Many people remember the ‘Michael Portillo moment’, which was when the former Conservative politician lost his seat (he was MP for Kensington and Chelsea) in a ‘night of the long knives’ during the 1997 General Election. The shock factor was due to the fact that a high-profile member of the government lost his seat to the comparatively unknown Labour candidate Stephen Twigg.
The term ‘Michael Portillo moment’ has now gone into the mainstream and is synonymous with a shocking, surprise event of any kind, and in particular an event where a person is forced to eat humble pie.
So what does a person do when their world is overturned so dramatically – and many millions watched it happen? At the time, it was thought that Portillo would be so embarrassed by the upset that he would disappear into the shadows to lick his wounds.
On the contrary, Portillo – middle names Denzil Xavier! – showed true dignity and drew on his high level of intelligence and his gravitas to reinvent himself as a TV presenter who even people who didn’t agree with his politics would still watch and listen to. The attraction of Portillo – which is also what makes him a highly popular motivational speaker – is that he now tells things as they are, freed from the shackles of toeing the party line and having been publicly ousted from a position of power. Privately, many politicians – and people from other walks of life – must long for the day when they are no longer obliged to be ‘on message’ and can finally speak their minds rather than echo a particular ideology simply because they have to.
Also, it must be said that the former Defence Secretary, Employment Secretary, Shadow Chancellor and Chief Secretary to the Treasury is undeniably funny. His wit and his self-deprecation are what make Michael Portillo so accessible, so easy to listen to, so engaging. There are those who still think of that night in 1997 and grin at the man’s discomfort but even they would acknowledge that he has not lived up to suggestions that he is an out-of-touch aloof politician who doesn’t know how ordinary people live. Quite the contrary, in fact, and there are lessons here for any politician of every persuasion.
Portillo’s background saw him taught at a grammar school and then Cambridge University and his accent – and his careful choice of words – could give the impression of a posh, privileged person but since that momentous evening he has shown the world that he is anything but. Being part of the Thatcher government – and wanting to put “clear blue water” between his party and the Labour party (the exact opposite of what Tony Blair did) – might not have endeared him to many people but now that he is able to be his own person the public has found Portillo to be a humble and humorous man.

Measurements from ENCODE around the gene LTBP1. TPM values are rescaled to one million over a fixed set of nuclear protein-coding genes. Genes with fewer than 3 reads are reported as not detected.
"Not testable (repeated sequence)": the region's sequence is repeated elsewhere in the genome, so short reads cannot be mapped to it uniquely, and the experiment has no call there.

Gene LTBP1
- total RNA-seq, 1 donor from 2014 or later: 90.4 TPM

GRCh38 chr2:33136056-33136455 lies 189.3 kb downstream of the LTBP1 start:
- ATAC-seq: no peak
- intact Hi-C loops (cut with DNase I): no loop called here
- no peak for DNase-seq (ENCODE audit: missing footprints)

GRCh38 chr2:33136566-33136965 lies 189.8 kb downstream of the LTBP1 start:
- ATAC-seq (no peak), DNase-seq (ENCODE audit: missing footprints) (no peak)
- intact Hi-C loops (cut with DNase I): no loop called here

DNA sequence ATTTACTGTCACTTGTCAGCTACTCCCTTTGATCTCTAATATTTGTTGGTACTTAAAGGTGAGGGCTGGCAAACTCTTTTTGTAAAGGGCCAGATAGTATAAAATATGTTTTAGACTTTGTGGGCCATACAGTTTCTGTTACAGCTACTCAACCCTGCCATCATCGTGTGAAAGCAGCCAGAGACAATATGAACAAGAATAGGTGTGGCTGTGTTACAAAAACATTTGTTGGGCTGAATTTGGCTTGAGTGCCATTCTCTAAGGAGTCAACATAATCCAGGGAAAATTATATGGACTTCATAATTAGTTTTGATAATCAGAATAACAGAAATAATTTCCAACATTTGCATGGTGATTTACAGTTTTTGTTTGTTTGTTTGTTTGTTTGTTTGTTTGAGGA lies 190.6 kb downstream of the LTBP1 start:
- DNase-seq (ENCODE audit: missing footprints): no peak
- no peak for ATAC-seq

With a grin etched on his face that suggests he knows far more about the world than he can ever tell us, Michael Portillo has become a regular on our TV screens since 1998 when he looked into what was happening politically and socially in the UK. Here was another lesson for anyone who had a public persona – face your demons, walk on the ground that people never expect you to inhabit and show your true character.
In 2007 Portillo appeared as a jury foreman in a fictional – and controversial at the time – story about a rape case. He followed this up with the documentary Christianity: A History but is probably best known for his various series recounting railway travels around the world. He has also appeared regularly on TV’s Daily Politics show alongside Labour MP Diane Abbott and Andrew Neil, clearly getting on with them both and visibly at ease with that position.
Portillo knew Abbott from school but the fact that he was publicly sharing a sofa with an outspoken left-wing politician – who was the former partner of Labour leader Jeremy Corbyn – while at the same time criticising Tory policies has shown that Portillo is no die-hard politician attached rigidly to a political dogma. A former runner for the Tory party leadership, Portillo – perhaps even to his own surprise – is now seen as a person with views that chime with the average fair-minded Briton. In essence it’s hard to argue with what he says, which is obviously not the case with the vast majority of politicians.
So while ‘It’s a Michael Portillo moment’ will remain a phrase used by people who weren’t even born at the time that Portillo’s political world was turned upside down, the man himself has developed so much in the past 20 years to become a respected and even wise commentator. The Tory leader that never was – maybe even the Prime Minister that never was – now has a reputation as a speaker who can hold the attention of any audience, make them smile at him and laugh with him.
There aren’t many politicians of any hue that have had such an amazing journey and can hold their head up with pride while recounting their experiences. Portillo’s healthy questioning of what we are all told on a daily basis by those who profess to know best is a welcome breath of fresh air in a century where the media – social or otherwise – dictates people’s perception of the world around them.
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